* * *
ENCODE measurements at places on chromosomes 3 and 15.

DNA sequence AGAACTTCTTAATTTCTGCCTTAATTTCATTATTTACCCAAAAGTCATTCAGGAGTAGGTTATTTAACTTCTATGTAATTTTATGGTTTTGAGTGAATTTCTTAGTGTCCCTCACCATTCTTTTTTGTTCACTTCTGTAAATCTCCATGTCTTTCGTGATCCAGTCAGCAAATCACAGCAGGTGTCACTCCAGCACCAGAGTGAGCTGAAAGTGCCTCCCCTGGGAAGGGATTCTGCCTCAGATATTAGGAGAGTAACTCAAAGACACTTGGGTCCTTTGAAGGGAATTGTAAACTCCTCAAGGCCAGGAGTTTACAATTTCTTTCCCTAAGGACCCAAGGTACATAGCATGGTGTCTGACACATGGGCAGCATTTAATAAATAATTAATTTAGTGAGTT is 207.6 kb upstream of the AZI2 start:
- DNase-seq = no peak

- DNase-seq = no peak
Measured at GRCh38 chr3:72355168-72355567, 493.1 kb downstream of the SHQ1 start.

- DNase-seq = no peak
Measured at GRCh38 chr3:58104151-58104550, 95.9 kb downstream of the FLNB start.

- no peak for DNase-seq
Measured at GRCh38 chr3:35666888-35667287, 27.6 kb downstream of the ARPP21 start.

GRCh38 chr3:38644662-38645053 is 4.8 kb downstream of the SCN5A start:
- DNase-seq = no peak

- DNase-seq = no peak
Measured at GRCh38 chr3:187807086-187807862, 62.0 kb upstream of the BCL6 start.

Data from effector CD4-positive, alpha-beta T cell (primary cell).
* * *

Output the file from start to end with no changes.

ENCODE measurements at places on chromosomes 3 and 15.

DNA sequence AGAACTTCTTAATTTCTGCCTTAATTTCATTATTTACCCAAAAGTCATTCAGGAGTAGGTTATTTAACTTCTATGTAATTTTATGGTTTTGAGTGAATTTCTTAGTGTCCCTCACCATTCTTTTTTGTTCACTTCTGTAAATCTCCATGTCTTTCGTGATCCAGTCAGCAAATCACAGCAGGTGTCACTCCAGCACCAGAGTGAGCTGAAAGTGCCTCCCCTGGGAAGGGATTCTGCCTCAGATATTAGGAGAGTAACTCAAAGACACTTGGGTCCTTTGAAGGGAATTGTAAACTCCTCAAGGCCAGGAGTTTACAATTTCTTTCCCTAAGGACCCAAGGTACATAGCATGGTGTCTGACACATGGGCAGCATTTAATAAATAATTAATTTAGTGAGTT is 207.6 kb upstream of the AZI2 start:
- DNase-seq = no peak

- DNase-seq = no peak
Measured at GRCh38 chr3:72355168-72355567, 493.1 kb downstream of the SHQ1 start.

- DNase-seq = no peak
Measured at GRCh38 chr3:58104151-58104550, 95.9 kb downstream of the FLNB start.

- no peak for DNase-seq
Measured at GRCh38 chr3:35666888-35667287, 27.6 kb downstream of the ARPP21 start.

GRCh38 chr3:38644662-38645053 is 4.8 kb downstream of the SCN5A start:
- DNase-seq = no peak

- DNase-seq = no peak
Measured at GRCh38 chr3:187807086-187807862, 62.0 kb upstream of the BCL6 start.

Data from effector CD4-positive, alpha-beta T cell (primary cell).